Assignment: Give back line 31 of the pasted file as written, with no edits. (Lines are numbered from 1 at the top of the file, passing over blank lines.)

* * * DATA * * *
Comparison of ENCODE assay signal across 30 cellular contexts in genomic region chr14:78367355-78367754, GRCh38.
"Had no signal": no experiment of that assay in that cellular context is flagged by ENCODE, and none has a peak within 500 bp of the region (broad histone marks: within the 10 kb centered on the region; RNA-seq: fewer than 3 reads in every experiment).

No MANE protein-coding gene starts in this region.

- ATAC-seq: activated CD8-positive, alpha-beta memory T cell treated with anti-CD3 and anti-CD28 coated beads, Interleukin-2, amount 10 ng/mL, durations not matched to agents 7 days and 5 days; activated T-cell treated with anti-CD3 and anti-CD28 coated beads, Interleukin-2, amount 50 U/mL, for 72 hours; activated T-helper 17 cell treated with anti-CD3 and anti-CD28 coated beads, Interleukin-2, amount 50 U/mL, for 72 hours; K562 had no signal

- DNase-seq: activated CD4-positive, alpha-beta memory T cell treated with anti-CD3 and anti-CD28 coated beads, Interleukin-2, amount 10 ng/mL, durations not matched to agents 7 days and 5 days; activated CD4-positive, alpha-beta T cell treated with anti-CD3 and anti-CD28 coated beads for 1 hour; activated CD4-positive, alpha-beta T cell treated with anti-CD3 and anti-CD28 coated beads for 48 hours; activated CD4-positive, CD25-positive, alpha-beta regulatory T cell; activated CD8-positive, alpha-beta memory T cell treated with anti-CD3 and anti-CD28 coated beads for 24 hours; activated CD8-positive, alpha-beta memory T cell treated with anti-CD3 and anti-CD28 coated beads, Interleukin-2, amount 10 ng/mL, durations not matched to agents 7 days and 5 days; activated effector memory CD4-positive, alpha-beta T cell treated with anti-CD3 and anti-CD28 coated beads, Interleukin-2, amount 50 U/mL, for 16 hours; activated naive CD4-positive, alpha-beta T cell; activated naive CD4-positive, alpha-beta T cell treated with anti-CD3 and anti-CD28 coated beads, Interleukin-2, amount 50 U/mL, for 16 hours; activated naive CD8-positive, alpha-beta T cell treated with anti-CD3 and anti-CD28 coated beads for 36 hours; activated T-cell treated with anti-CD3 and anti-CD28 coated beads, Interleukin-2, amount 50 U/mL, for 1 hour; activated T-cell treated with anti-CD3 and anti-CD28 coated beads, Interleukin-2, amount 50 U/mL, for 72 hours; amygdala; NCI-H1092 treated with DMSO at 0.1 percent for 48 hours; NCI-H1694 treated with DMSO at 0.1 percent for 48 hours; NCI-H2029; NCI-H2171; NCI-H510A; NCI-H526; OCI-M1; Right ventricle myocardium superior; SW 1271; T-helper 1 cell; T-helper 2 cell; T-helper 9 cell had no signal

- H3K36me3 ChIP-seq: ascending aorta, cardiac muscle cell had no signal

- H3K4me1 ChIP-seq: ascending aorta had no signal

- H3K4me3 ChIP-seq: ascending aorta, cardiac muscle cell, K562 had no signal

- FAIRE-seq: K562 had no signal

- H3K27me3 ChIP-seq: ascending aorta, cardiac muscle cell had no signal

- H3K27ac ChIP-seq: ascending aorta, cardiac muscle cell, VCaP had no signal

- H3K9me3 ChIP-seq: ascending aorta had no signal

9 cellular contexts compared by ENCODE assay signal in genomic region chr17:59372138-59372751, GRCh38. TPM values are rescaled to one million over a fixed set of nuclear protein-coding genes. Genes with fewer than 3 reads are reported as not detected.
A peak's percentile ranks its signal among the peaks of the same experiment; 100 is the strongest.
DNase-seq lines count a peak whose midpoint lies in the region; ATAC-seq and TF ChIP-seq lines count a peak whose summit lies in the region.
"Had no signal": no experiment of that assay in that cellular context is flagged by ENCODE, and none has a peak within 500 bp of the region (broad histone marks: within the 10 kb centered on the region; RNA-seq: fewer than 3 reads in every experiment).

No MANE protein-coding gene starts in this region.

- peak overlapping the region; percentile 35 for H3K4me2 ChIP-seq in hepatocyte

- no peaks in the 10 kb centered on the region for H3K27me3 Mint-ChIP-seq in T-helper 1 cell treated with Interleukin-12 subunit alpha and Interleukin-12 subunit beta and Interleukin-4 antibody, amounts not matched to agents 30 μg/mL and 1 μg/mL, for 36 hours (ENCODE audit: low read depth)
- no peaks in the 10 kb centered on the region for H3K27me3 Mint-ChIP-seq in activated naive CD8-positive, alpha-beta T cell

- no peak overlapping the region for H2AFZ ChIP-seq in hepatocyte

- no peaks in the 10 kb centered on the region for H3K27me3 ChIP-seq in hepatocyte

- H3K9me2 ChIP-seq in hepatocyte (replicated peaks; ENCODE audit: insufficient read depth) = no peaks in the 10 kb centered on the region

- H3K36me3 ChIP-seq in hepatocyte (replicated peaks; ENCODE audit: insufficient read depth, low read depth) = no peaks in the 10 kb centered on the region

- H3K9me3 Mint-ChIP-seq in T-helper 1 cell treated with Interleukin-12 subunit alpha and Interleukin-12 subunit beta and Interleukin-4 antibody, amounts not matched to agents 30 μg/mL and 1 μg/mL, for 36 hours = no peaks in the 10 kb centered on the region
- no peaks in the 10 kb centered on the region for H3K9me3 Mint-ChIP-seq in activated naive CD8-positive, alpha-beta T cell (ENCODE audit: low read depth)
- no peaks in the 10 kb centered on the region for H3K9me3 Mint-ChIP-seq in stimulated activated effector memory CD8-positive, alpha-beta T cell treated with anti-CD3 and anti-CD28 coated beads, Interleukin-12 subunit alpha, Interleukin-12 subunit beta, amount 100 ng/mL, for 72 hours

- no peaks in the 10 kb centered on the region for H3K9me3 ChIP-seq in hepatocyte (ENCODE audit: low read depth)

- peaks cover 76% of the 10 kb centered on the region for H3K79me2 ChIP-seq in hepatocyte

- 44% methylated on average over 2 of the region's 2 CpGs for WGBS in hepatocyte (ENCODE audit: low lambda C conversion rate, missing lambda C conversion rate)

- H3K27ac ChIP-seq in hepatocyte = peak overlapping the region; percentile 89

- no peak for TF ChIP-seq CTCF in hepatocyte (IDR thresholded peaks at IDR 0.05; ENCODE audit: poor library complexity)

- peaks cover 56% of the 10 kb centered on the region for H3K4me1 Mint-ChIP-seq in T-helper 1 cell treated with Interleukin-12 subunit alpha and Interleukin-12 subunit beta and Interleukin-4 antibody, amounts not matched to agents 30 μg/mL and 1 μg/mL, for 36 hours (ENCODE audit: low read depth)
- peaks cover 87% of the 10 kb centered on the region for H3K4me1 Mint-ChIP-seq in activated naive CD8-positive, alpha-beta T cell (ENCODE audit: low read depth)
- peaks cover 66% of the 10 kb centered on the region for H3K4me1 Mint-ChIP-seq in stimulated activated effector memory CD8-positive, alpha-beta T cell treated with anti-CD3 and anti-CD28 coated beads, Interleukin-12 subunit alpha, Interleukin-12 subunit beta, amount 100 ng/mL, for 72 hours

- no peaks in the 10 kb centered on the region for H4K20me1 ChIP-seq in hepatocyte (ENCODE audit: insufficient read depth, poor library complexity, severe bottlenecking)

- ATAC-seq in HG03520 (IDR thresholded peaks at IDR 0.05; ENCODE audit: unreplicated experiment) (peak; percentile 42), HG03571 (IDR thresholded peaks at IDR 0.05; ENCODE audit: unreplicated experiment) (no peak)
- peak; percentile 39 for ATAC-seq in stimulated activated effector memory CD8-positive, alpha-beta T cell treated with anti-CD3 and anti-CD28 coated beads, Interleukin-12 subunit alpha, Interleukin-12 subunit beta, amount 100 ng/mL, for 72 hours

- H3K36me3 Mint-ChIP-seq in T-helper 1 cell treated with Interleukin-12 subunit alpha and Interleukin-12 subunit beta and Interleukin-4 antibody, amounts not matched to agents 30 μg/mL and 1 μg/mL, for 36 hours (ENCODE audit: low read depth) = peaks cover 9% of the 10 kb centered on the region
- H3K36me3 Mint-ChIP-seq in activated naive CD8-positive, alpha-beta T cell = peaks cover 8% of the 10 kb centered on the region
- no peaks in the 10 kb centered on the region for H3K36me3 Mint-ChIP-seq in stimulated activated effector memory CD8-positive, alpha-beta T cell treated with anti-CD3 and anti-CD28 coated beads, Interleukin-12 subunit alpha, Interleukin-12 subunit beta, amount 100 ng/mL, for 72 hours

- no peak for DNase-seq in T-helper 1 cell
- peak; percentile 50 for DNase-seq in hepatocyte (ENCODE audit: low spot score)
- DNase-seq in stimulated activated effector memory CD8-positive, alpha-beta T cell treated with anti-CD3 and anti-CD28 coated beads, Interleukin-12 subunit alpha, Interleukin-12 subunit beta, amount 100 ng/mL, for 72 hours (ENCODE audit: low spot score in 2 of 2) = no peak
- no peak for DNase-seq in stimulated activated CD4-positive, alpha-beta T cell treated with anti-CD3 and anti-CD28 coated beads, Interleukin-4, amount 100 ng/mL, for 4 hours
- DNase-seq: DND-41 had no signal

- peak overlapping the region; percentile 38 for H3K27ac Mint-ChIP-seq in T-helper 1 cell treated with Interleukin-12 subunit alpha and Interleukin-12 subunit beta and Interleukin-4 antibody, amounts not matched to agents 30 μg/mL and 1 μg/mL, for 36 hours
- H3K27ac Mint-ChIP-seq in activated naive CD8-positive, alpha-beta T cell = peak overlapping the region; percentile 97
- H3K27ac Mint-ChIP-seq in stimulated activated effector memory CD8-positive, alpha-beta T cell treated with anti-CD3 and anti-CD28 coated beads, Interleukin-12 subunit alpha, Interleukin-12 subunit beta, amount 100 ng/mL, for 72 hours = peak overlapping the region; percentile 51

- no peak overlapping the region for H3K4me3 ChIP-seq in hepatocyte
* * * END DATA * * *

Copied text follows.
- H3K27ac ChIP-seq in hepatocyte = peak overlapping the region; percentile 89